Every test P. looks so disappointed to see his peers get higher grades, while he barely gets a passing grade. He knows he works harder than they do. He looks at me and what can I say?!!

We just continue practicing…

Confronting Your Groundhog Lesson

Naomi's Photos
Naomi’s Photos

Once again,  a post by Jen Marten has settled in my brain and won’t stop rattling there until I pay attention to it. This one is called “What’s Your Groundhog Moment” and it’s highly recommended (along with all her other posts!).

Do you remember Bill Murray in the movie Groundhog Day? He had to relive the same day over and over again till he got it right.

Can you imagine teaching the same unsuccessful lesson over and over again till you got it right?




But wait a minute.

Imagine if your school had the kind of culture and the suitable framework where teachers could meet on a regular basis and “relive”  difficult lessons, without being afraid. Afraid of hearing “tsk tsk” or “honestly, how could you have reacted that way” not to mention (for some teachers) fear of losing your position.

Imagine the professional development the staff members would be getting, without hiring an outside specialist, by analyzing lessons together the way cases are brought to staff meeting in other professions (such as psychologists, to name one). Each time it would be another teacher’s turn, so no one would feel permanently in the “hot seat”.

The turn-taking is vital. I refuse to believe that teachers who never have unsuccessful lessons exist.

The trouble is that the schools I encounter don’t seem to give any space for such reflection. During the school-day there is very little time for such talk, or sometimes any talk at all! Staff meetings are devoted to “business at hand”, are often in the evening after a long day at school. Everyone just wants to get what needs to be done over with and go home.  In addition, it’s not at all clear to me that turn-taking would be enough to make everyone feel secure about discussing lack of success in front of others. It’s so much more convenient to close the door, be alone with your class and keep it that way.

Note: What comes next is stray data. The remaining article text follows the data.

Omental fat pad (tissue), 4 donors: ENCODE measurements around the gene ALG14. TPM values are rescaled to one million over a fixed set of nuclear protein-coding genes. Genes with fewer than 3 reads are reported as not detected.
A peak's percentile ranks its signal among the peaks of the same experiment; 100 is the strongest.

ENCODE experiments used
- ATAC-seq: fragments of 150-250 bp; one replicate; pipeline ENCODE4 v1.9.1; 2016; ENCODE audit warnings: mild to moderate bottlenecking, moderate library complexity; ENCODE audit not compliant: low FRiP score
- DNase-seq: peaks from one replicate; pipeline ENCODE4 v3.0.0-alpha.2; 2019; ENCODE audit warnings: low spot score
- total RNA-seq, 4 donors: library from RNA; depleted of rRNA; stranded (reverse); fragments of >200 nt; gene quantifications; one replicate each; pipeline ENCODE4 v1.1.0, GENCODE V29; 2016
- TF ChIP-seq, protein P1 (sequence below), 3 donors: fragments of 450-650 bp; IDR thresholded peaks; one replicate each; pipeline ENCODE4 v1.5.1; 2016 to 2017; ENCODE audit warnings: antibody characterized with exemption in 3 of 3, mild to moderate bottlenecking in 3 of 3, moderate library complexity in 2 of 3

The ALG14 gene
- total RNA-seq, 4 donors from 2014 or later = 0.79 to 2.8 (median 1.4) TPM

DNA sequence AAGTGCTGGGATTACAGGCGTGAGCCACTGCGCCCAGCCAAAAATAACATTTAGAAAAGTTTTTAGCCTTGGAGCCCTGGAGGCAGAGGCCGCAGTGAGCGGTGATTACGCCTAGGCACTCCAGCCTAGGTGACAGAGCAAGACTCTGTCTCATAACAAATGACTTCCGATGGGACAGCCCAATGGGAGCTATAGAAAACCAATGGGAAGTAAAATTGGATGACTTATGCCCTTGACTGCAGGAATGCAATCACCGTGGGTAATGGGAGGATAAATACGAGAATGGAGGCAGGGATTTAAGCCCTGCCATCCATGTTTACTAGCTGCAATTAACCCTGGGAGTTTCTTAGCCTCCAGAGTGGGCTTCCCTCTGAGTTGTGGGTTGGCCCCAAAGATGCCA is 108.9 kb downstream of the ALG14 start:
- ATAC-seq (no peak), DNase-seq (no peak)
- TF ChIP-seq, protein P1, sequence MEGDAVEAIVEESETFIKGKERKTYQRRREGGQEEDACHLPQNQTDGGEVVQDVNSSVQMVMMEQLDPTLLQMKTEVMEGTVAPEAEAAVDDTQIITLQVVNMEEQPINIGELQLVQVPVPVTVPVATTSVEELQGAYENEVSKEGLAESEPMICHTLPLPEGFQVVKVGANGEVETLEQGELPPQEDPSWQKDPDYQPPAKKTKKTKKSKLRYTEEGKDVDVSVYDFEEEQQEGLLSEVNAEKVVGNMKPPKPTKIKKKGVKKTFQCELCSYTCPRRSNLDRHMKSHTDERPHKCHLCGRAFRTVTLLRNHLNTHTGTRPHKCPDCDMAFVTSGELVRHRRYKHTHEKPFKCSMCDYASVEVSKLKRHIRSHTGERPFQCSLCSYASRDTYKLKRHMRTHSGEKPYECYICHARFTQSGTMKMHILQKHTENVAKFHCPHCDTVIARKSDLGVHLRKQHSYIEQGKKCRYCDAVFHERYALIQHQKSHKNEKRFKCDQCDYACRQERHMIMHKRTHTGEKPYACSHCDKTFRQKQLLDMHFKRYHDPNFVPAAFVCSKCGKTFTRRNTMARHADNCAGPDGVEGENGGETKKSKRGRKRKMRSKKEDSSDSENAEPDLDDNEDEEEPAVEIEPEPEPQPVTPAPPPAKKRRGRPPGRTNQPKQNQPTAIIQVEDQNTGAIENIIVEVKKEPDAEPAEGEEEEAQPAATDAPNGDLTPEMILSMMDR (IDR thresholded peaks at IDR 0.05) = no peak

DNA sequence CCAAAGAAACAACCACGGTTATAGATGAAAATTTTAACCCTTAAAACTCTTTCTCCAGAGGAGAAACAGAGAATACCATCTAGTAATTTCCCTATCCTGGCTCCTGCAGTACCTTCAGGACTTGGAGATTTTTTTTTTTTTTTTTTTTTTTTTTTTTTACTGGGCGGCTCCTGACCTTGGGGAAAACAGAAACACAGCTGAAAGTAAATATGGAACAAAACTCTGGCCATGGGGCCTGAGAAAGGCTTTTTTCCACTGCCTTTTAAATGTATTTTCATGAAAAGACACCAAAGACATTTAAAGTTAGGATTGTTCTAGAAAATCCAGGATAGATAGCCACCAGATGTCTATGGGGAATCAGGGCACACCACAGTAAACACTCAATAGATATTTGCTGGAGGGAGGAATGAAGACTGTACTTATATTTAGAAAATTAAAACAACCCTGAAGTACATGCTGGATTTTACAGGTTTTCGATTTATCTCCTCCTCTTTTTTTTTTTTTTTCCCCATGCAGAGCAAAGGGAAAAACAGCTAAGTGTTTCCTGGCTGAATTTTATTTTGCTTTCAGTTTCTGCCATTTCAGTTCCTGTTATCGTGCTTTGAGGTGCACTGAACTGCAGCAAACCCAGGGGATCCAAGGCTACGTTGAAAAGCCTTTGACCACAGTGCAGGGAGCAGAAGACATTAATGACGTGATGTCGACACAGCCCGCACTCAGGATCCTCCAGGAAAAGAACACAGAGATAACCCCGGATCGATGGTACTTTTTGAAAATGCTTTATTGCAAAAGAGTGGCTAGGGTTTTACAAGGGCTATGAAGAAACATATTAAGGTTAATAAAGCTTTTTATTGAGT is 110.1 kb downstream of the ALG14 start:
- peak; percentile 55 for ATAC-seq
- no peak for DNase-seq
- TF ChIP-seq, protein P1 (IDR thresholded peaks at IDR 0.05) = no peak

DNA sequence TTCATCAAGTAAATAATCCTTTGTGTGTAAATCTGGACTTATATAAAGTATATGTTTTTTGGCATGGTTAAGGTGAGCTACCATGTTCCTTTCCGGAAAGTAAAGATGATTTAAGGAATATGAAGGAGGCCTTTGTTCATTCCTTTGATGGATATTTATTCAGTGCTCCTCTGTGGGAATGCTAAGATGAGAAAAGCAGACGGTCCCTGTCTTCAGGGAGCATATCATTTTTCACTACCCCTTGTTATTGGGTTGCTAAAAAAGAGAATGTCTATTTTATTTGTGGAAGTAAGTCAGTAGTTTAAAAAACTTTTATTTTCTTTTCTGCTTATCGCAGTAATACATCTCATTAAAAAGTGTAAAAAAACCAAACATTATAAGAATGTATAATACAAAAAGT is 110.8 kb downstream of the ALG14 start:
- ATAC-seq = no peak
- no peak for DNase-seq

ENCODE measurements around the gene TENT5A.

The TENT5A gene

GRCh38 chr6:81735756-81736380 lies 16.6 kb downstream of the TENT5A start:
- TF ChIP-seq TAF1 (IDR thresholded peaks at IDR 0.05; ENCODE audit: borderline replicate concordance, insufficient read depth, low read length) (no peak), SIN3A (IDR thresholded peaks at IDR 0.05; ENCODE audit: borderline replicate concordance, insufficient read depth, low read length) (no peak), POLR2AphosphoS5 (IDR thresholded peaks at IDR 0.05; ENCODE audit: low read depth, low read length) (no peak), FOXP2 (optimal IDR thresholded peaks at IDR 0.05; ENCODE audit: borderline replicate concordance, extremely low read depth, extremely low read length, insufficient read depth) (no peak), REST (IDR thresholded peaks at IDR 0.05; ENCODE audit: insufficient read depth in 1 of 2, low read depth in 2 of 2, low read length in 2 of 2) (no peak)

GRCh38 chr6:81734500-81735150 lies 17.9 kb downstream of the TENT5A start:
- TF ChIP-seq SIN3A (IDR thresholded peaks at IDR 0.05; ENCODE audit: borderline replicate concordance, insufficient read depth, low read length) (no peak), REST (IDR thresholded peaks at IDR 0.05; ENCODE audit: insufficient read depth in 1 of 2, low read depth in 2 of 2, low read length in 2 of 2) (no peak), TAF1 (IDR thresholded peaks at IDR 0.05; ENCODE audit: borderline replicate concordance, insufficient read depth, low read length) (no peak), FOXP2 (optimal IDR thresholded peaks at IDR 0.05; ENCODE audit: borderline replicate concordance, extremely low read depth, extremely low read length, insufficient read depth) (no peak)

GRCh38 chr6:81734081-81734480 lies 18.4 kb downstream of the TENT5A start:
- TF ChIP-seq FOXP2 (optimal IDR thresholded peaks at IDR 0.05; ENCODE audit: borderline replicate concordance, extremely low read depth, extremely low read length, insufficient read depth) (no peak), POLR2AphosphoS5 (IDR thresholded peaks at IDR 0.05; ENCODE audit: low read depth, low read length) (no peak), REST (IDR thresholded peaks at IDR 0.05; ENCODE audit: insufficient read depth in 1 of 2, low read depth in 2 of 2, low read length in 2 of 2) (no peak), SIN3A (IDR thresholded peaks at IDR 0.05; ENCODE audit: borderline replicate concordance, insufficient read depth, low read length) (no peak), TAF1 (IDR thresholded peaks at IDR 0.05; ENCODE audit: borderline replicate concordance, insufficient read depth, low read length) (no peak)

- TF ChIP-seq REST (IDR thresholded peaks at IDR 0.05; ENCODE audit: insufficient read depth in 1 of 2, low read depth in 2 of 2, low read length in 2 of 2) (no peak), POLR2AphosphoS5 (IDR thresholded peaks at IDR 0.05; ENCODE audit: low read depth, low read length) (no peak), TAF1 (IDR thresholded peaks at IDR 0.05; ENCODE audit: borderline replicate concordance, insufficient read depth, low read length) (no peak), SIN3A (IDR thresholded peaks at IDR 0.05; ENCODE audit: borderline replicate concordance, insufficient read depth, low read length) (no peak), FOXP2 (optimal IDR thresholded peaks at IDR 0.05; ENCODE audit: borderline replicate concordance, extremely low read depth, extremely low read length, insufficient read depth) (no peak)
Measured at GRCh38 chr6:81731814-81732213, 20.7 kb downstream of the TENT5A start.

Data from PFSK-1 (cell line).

Naomi's photos
Naomi’s photos

For me it seems counterintuitive but true – having a blog is the only place to confront those lessons that call for Groundhog Day treatment. While posting tales of problematic lessons online may seem like hanging dirty wash for all to see, in reality the teachers who actually read teachers’ blogs are those who are interested in reflection themselves. Their comments can be of invaluable help.

My blog is my little Groundhog Friend. We don’t have Groundhogs here, or Groundhog Day, or snow for that matter (well, occasionally is some parts of the country, never in mine!).  So many thanks to Jen Marten for lending me the image!


From Superstitous Spiders to Celebrating Global CPD


The itsy bitsy spider (Naomi's Photos)
The itsy bitsy spider
(Naomi’s Photos)

It’s been the sort of week that makes me think of the phrase “everything that goes around, comes around”. It certainly seems that way, but was it because of the spider?

As some of you may know, I’m participating in a 365 project, which calls for a commitment to take a photo every day for a year. I’ve learned a lot from this project, including how to look at little things. So, I was delighted to get a shot of a spider among the dewy leaves right near my parking spot outside of school  (I never would have seen it before the project!).

Twenty minutes later in class, some students were working on exercises related to “the first conditional”. They asked for help with the sentence: “If you see a spider, you will get money”.